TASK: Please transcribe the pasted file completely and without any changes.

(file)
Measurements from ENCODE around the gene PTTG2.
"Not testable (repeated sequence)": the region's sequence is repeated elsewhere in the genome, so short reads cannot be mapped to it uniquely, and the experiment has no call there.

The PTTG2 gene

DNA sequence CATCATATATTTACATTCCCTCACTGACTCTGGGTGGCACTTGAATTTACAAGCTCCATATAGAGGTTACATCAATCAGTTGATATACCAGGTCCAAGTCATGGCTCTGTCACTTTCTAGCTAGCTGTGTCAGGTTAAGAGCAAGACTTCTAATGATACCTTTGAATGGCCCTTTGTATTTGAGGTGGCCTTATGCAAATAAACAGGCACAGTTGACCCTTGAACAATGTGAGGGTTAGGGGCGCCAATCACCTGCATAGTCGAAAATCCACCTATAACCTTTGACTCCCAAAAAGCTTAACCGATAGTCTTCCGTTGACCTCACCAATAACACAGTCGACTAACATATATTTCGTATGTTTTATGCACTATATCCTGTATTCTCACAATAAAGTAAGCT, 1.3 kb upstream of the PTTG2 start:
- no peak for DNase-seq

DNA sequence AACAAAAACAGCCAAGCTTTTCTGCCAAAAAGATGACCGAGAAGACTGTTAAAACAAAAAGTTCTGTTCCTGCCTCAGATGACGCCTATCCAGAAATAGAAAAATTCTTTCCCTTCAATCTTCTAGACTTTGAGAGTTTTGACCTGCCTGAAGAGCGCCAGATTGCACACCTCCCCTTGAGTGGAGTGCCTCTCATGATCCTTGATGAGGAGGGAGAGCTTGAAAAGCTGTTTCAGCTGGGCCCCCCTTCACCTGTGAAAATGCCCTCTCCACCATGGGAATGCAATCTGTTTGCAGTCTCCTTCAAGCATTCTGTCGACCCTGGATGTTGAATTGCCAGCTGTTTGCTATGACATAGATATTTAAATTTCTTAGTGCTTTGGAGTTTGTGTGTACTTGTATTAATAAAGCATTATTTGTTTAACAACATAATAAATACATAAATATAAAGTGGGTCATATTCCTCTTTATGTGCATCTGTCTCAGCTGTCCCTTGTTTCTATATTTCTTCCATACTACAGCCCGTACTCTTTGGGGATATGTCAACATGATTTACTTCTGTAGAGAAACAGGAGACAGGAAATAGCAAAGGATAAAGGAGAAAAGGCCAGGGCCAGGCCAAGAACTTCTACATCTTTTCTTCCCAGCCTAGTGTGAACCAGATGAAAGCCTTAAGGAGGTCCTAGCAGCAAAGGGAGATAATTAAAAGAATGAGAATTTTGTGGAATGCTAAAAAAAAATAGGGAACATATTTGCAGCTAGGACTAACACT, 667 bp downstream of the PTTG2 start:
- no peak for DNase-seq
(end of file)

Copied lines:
Measurements from ENCODE around the gene PTTG2.
"Not testable (repeated sequence)": the region's sequence is repeated elsewhere in the genome, so short reads cannot be mapped to it uniquely, and the experiment has no call there.

The PTTG2 gene

DNA sequence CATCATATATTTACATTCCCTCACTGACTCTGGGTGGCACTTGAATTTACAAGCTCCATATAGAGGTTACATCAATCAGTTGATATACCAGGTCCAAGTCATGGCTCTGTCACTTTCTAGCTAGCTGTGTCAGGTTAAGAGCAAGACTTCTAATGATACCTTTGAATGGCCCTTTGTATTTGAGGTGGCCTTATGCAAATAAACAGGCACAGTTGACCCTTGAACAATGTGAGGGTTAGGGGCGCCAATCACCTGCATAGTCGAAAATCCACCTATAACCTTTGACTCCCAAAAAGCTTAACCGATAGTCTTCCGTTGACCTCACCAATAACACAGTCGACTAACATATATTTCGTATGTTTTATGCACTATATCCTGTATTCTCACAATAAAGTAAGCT, 1.3 kb upstream of the PTTG2 start:
- no peak for DNase-seq

DNA sequence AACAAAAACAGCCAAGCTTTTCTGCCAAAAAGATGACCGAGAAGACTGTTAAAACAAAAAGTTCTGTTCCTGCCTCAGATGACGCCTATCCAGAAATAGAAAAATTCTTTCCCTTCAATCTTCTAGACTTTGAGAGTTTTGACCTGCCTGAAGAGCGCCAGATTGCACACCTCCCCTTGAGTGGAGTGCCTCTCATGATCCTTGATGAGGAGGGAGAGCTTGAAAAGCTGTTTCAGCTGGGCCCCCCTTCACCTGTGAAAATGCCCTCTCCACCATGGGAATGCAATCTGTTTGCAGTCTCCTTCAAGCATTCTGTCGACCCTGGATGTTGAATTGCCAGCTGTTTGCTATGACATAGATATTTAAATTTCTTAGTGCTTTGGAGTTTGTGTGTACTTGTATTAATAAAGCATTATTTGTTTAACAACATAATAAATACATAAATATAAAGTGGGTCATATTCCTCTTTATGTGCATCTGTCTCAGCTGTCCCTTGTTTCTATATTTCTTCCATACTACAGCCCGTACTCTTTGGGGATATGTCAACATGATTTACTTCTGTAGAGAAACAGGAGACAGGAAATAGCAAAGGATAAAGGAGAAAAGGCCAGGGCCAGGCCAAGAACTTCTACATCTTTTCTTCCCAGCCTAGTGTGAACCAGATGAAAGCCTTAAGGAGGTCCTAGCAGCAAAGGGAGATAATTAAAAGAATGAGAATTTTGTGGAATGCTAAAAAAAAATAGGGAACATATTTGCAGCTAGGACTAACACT, 667 bp downstream of the PTTG2 start:
- no peak for DNase-seq